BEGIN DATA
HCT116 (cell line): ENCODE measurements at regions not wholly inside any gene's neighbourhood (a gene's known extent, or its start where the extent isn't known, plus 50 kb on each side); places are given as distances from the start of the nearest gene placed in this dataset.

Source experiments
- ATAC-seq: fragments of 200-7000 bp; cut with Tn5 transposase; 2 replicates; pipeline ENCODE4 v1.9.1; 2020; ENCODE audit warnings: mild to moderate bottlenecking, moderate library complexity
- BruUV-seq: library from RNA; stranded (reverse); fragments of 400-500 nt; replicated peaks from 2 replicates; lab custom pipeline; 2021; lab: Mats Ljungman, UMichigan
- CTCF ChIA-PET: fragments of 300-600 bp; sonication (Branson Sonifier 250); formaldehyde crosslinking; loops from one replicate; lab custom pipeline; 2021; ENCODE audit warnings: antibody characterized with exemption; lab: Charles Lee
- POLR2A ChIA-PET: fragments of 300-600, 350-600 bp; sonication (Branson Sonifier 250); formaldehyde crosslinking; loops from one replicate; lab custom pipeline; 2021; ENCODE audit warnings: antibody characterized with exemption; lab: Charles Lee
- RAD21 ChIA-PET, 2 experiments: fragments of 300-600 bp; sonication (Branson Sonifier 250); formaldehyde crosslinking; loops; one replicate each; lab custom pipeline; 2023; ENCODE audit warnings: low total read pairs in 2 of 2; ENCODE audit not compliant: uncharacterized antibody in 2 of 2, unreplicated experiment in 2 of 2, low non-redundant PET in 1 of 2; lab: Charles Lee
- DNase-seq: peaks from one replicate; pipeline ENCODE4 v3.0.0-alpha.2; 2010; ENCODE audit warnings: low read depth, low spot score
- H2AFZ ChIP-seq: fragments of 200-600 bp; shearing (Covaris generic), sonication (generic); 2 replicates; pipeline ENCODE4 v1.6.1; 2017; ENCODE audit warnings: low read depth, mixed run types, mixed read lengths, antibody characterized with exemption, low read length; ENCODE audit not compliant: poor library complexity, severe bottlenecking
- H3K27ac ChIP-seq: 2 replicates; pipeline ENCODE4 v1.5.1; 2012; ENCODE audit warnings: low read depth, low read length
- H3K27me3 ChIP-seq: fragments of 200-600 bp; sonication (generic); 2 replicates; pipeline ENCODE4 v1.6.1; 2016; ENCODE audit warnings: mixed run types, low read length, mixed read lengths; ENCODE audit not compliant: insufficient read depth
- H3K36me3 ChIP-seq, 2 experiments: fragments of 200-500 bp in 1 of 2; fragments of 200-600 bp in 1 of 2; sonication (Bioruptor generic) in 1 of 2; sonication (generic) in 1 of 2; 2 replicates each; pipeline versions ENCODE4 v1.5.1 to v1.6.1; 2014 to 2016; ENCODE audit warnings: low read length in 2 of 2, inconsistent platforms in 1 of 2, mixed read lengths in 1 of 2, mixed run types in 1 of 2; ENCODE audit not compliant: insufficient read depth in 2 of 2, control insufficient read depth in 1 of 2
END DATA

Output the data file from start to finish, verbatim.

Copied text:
HCT116 (cell line): ENCODE measurements at regions not wholly inside any gene's neighbourhood (a gene's known extent, or its start where the extent isn't known, plus 50 kb on each side); places are given as distances from the start of the nearest gene placed in this dataset.

Source experiments
- ATAC-seq: fragments of 200-7000 bp; cut with Tn5 transposase; 2 replicates; pipeline ENCODE4 v1.9.1; 2020; ENCODE audit warnings: mild to moderate bottlenecking, moderate library complexity
- BruUV-seq: library from RNA; stranded (reverse); fragments of 400-500 nt; replicated peaks from 2 replicates; lab custom pipeline; 2021; lab: Mats Ljungman, UMichigan
- CTCF ChIA-PET: fragments of 300-600 bp; sonication (Branson Sonifier 250); formaldehyde crosslinking; loops from one replicate; lab custom pipeline; 2021; ENCODE audit warnings: antibody characterized with exemption; lab: Charles Lee
- POLR2A ChIA-PET: fragments of 300-600, 350-600 bp; sonication (Branson Sonifier 250); formaldehyde crosslinking; loops from one replicate; lab custom pipeline; 2021; ENCODE audit warnings: antibody characterized with exemption; lab: Charles Lee
- RAD21 ChIA-PET, 2 experiments: fragments of 300-600 bp; sonication (Branson Sonifier 250); formaldehyde crosslinking; loops; one replicate each; lab custom pipeline; 2023; ENCODE audit warnings: low total read pairs in 2 of 2; ENCODE audit not compliant: uncharacterized antibody in 2 of 2, unreplicated experiment in 2 of 2, low non-redundant PET in 1 of 2; lab: Charles Lee
- DNase-seq: peaks from one replicate; pipeline ENCODE4 v3.0.0-alpha.2; 2010; ENCODE audit warnings: low read depth, low spot score
- H2AFZ ChIP-seq: fragments of 200-600 bp; shearing (Covaris generic), sonication (generic); 2 replicates; pipeline ENCODE4 v1.6.1; 2017; ENCODE audit warnings: low read depth, mixed run types, mixed read lengths, antibody characterized with exemption, low read length; ENCODE audit not compliant: poor library complexity, severe bottlenecking
- H3K27ac ChIP-seq: 2 replicates; pipeline ENCODE4 v1.5.1; 2012; ENCODE audit warnings: low read depth, low read length
- H3K27me3 ChIP-seq: fragments of 200-600 bp; sonication (generic); 2 replicates; pipeline ENCODE4 v1.6.1; 2016; ENCODE audit warnings: mixed run types, low read length, mixed read lengths; ENCODE audit not compliant: insufficient read depth
- H3K36me3 ChIP-seq, 2 experiments: fragments of 200-500 bp in 1 of 2; fragments of 200-600 bp in 1 of 2; sonication (Bioruptor generic) in 1 of 2; sonication (generic) in 1 of 2; 2 replicates each; pipeline versions ENCODE4 v1.5.1 to v1.6.1; 2014 to 2016; ENCODE audit warnings: low read length in 2 of 2, inconsistent platforms in 1 of 2, mixed read lengths in 1 of 2, mixed run types in 1 of 2; ENCODE audit not compliant: insufficient read depth in 2 of 2, control insufficient read depth in 1 of 2